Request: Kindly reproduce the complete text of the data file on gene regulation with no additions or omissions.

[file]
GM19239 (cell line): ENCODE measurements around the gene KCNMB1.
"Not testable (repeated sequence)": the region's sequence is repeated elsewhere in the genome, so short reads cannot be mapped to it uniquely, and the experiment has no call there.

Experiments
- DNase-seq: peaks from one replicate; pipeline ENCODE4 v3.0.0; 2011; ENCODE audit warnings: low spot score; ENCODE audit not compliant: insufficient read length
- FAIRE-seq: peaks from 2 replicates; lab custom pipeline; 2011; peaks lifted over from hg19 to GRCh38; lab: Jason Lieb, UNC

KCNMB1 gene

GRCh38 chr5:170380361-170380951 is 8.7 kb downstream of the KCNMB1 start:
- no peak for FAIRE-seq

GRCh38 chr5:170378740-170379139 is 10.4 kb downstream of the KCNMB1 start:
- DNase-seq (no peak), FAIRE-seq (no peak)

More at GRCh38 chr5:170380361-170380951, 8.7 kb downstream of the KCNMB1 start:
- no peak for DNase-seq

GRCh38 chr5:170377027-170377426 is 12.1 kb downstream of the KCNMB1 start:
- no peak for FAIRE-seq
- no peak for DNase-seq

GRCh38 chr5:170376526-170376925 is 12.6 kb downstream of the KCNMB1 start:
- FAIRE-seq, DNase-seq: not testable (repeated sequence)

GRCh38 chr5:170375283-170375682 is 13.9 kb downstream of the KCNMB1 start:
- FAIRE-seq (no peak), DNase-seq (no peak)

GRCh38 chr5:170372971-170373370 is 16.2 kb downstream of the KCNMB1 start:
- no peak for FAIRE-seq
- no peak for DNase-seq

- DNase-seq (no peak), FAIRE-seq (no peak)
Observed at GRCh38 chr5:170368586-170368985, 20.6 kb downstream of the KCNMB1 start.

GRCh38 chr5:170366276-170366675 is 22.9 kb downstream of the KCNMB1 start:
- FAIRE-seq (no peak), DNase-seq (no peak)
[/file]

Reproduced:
GM19239 (cell line): ENCODE measurements around the gene KCNMB1.
"Not testable (repeated sequence)": the region's sequence is repeated elsewhere in the genome, so short reads cannot be mapped to it uniquely, and the experiment has no call there.

Experiments
- DNase-seq: peaks from one replicate; pipeline ENCODE4 v3.0.0; 2011; ENCODE audit warnings: low spot score; ENCODE audit not compliant: insufficient read length
- FAIRE-seq: peaks from 2 replicates; lab custom pipeline; 2011; peaks lifted over from hg19 to GRCh38; lab: Jason Lieb, UNC

KCNMB1 gene

GRCh38 chr5:170380361-170380951 is 8.7 kb downstream of the KCNMB1 start:
- no peak for FAIRE-seq

GRCh38 chr5:170378740-170379139 is 10.4 kb downstream of the KCNMB1 start:
- DNase-seq (no peak), FAIRE-seq (no peak)

More at GRCh38 chr5:170380361-170380951, 8.7 kb downstream of the KCNMB1 start:
- no peak for DNase-seq

GRCh38 chr5:170377027-170377426 is 12.1 kb downstream of the KCNMB1 start:
- no peak for FAIRE-seq
- no peak for DNase-seq

GRCh38 chr5:170376526-170376925 is 12.6 kb downstream of the KCNMB1 start:
- FAIRE-seq, DNase-seq: not testable (repeated sequence)

GRCh38 chr5:170375283-170375682 is 13.9 kb downstream of the KCNMB1 start:
- FAIRE-seq (no peak), DNase-seq (no peak)

GRCh38 chr5:170372971-170373370 is 16.2 kb downstream of the KCNMB1 start:
- no peak for FAIRE-seq
- no peak for DNase-seq

- DNase-seq (no peak), FAIRE-seq (no peak)
Observed at GRCh38 chr5:170368586-170368985, 20.6 kb downstream of the KCNMB1 start.

GRCh38 chr5:170366276-170366675 is 22.9 kb downstream of the KCNMB1 start:
- FAIRE-seq (no peak), DNase-seq (no peak)